Working through a challenge, and can’t quite solve it? Think it could make a good blog post idea? I’d love to hear!
Make a suggestion over on the cloudwithchris.com GitHub repository.
Using the GitHub self-hosted runner and Azure Virtual Machines to login with a System Assigned Managed Identity
I recently started thinking about the typical setup process for a GitHub Action Workflow which will deploy into Azure. Typically, the process is to use the Azure/login GitHub Action, and then use the azure/cli or another Azure GitHub Action to deploy into GitHub. This is a nice approach. However, from my initial research - I wasn't able to see a way use the Azure/login GitHub Action to deploy into Azure using a System Assigned Managed Identity. This got me wondering, is this possible?
In part 1 of this Using Azure Arc for Apps series, we explored Azure Arc and Azure Arc enabled Kubernetes clusters. In this post, we'll be exploring App Services on Azure Arc. More specifically, these application services run on an Azure Arc enabled Kubernetes cluster, which is a pre-requisite for us to progress. At time of writing, this approach is in public preview, so we may see certain limitations / features that are not yet available.
A little while ago, I wrote a blog post on Using the GitHub self-hosted runner and Azure Virtual Machines to login with a System Assigned Managed Identity, which seems to get a good amount of views week on week. Reflecting on some questions that have popped up this week (and regularly received over my time in the DevOps space), I thought that it makes sense to write a post on how to use Azure DevOps self-hosted agents to deploy to private resources. So, that's what we'll be covering in this post!
GitHub recently posted about a new GitHub Action that can be used to summarise your test results. The action is called test-summary/action, available at github.com/test-summary/action. There are several examples on how to use the action at github.com/test-summary/examples. However, there were no examples on how to use this with Go. I contributed a pull request which showed how to achieve this. In this post, I will show how to use the action with Go.
I’ll be transparent. The purpose of this post is to help with my own understanding of the Go & and * operators. It’s going to be a very short post, and I’m going to try to explain the concepts in a way that I can understand. I’ve used these operators in C previously, but whenever I’m using them - I always end up having to remember the syntax / which operator is which / what they do. For whatever reason, it doesn’t always come intuitively to me.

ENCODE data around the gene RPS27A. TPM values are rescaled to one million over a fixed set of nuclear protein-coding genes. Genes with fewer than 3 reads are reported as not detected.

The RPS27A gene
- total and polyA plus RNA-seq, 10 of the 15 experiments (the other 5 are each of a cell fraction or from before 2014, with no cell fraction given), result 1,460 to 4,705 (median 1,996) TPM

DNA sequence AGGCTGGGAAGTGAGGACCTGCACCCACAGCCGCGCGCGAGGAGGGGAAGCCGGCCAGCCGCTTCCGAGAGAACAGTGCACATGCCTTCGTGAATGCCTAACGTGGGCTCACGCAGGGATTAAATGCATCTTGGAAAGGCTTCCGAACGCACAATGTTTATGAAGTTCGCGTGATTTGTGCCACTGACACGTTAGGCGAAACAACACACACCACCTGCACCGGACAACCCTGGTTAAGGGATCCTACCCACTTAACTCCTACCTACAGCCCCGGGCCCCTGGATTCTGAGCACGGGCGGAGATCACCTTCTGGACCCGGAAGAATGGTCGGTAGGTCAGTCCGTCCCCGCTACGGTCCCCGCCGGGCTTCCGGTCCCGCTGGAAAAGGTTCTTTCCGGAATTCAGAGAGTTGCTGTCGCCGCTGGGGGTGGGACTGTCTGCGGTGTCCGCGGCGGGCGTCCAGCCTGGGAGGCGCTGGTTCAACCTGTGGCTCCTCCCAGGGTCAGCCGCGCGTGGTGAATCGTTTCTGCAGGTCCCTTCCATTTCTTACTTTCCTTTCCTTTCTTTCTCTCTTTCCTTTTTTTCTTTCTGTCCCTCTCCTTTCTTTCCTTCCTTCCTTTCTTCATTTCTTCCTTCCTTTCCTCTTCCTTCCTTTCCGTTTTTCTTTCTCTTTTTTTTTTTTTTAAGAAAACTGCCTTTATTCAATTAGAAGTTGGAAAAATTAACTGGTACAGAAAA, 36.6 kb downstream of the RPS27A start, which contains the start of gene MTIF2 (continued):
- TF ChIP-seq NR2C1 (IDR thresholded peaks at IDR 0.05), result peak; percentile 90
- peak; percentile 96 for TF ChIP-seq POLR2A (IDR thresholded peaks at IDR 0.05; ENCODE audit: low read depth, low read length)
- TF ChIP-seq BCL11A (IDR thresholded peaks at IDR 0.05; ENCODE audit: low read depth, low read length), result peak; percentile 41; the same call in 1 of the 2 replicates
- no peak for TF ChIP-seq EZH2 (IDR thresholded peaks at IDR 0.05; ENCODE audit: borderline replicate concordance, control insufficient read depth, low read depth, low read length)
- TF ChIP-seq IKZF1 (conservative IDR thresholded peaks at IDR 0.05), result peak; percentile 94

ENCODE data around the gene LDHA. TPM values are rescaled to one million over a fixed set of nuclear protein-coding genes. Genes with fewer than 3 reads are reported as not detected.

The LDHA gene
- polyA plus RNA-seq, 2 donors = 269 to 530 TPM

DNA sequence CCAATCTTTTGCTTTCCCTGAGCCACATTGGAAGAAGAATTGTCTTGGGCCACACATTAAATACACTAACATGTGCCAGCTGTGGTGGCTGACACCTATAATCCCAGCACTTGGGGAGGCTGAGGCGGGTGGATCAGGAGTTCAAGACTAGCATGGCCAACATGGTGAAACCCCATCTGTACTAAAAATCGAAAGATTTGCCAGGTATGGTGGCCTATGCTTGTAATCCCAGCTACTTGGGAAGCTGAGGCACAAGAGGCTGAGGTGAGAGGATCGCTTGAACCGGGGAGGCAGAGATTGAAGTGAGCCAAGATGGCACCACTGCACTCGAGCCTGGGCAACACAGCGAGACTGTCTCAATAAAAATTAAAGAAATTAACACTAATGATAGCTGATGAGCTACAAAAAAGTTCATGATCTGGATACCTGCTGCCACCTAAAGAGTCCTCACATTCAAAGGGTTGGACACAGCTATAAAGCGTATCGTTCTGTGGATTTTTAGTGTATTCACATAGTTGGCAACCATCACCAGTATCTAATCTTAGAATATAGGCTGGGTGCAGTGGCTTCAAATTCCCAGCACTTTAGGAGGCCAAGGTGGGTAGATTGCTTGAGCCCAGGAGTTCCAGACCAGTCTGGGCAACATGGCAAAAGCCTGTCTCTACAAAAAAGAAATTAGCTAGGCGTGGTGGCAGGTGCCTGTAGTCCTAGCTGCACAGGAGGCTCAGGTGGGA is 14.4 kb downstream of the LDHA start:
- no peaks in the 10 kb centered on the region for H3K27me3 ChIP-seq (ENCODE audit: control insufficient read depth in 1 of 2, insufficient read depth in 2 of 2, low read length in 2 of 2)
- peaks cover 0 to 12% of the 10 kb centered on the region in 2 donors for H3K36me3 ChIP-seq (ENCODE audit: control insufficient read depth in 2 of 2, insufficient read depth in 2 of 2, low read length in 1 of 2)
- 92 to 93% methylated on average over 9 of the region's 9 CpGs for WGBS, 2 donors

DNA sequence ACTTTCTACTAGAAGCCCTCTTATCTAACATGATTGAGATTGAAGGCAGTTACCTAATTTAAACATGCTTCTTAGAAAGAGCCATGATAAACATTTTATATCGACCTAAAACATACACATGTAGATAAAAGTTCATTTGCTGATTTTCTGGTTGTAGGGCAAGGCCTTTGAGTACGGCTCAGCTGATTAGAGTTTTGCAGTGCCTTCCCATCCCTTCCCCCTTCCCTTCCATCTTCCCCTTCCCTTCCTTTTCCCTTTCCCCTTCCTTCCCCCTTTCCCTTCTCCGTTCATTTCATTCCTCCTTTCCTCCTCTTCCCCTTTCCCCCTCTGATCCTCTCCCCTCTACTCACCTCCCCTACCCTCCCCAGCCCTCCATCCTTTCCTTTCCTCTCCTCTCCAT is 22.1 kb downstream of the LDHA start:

In a previous blog post, I provided an overview of the Distributed Application Runtime (dapr) and explained how it is a useful framework when building microservices. In this blog post, I will show you how to use dapr to enqueue and dequeue messages locally with Azure Service Bus and Azure Storage Queues.
Set up your Go development environment with Visual Studio Code and Windows Subsystem for Linux (WSL)
Over the past few weeks, I have been working on a new set of pet projects. I’ve wanted to learn Go for a while, so I thought this could be a great opportunity to get hands on and try it out. It’s fair to say that my development environment was ‘functional’, but I wanted to revisit it to make sure that I could get the best out of it. In this blog post, I’m going to walkthrough the process of setting up Go on my machine, and then the experience of using Visual Studio Code and Windows Subsystem for Linux (WSL) with Ubuntu.
Using GitHub Actions, Azure Functions, Azure API Management and Google Analytics to display top posts on a Hugo Static Site
Back in November, GitHub announced its OpenID Connect capability for cloud deployments was generally available. This has been on my list to try out, and I finally managed to get around to it! With scenarios like this, I prefer to do something real and hands-on, rather than mocked, or a proof of concept. I decided to refactor my GitHub Action workflows for cloudwithchris.com, removing the need for secrets stored in GitHub. In this post, I outline my journey through this.
I recently wrote a blog post about using GitHub Actions to automatically add a GitHub Issue to a GitHub project (Beta) when the issue is opened. I received a question from my colleague and maintainer of the promitor and KEDA Open Source (OSS) Projects, Tom Kerkhove on doing the same with a user-owned GitHub repository, rather than organisation-owned.
If there’s an easy way to achieve something, then I’m all for it! You may have noticed that I’ve been putting a lot of effort into refactoring my site and open sourcing the original Cloud With Chris theme. I’ve now released that as the Hugo Creator theme for Hugo. As part of the refactoring process into a reusable theme, I had to make several breaking changes. This meant that I’d need to update the contents of my site. I want to share a quick tip that I discovered to add captions to my images in markdown.
I’ve been following the GitHub Projects beta for a while now, and have been fortunate to be accepted as an early adopter. I’m a big fan of the direction, and the flexibility. One of the limitations I’ve noticed is that there’s currently no built-in way to automatically add an issue to a project board. It’s on the backlog, but not yet available. Fortunately, GitHub Actions has us sorted. I’ll walk you through a sample I put together to do exactly that.